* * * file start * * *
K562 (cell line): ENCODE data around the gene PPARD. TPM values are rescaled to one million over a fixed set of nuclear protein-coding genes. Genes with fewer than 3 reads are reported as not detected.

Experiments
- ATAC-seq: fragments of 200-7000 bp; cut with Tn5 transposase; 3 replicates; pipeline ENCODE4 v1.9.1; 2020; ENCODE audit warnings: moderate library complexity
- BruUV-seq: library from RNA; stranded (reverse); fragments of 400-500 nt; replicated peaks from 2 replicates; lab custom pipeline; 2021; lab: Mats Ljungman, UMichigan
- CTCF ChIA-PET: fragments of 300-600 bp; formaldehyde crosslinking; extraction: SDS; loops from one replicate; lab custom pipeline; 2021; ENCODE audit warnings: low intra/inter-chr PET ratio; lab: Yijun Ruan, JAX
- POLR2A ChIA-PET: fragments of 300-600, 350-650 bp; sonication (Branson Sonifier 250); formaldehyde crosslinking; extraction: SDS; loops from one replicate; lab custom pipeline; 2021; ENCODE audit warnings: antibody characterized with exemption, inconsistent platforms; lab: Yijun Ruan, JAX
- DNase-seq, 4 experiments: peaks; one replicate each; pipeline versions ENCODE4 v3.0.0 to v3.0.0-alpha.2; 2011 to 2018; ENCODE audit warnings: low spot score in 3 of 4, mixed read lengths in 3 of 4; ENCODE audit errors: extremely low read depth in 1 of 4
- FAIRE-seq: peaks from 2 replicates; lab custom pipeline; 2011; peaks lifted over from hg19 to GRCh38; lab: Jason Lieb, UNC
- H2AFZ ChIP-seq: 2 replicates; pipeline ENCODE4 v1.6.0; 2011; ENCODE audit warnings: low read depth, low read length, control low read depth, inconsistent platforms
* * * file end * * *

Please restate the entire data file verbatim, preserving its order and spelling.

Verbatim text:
K562 (cell line): ENCODE data around the gene PPARD. TPM values are rescaled to one million over a fixed set of nuclear protein-coding genes. Genes with fewer than 3 reads are reported as not detected.

Experiments
- ATAC-seq: fragments of 200-7000 bp; cut with Tn5 transposase; 3 replicates; pipeline ENCODE4 v1.9.1; 2020; ENCODE audit warnings: moderate library complexity
- BruUV-seq: library from RNA; stranded (reverse); fragments of 400-500 nt; replicated peaks from 2 replicates; lab custom pipeline; 2021; lab: Mats Ljungman, UMichigan
- CTCF ChIA-PET: fragments of 300-600 bp; formaldehyde crosslinking; extraction: SDS; loops from one replicate; lab custom pipeline; 2021; ENCODE audit warnings: low intra/inter-chr PET ratio; lab: Yijun Ruan, JAX
- POLR2A ChIA-PET: fragments of 300-600, 350-650 bp; sonication (Branson Sonifier 250); formaldehyde crosslinking; extraction: SDS; loops from one replicate; lab custom pipeline; 2021; ENCODE audit warnings: antibody characterized with exemption, inconsistent platforms; lab: Yijun Ruan, JAX
- DNase-seq, 4 experiments: peaks; one replicate each; pipeline versions ENCODE4 v3.0.0 to v3.0.0-alpha.2; 2011 to 2018; ENCODE audit warnings: low spot score in 3 of 4, mixed read lengths in 3 of 4; ENCODE audit errors: extremely low read depth in 1 of 4
- FAIRE-seq: peaks from 2 replicates; lab custom pipeline; 2011; peaks lifted over from hg19 to GRCh38; lab: Jason Lieb, UNC
- H2AFZ ChIP-seq: 2 replicates; pipeline ENCODE4 v1.6.0; 2011; ENCODE audit warnings: low read depth, low read length, control low read depth, inconsistent platforms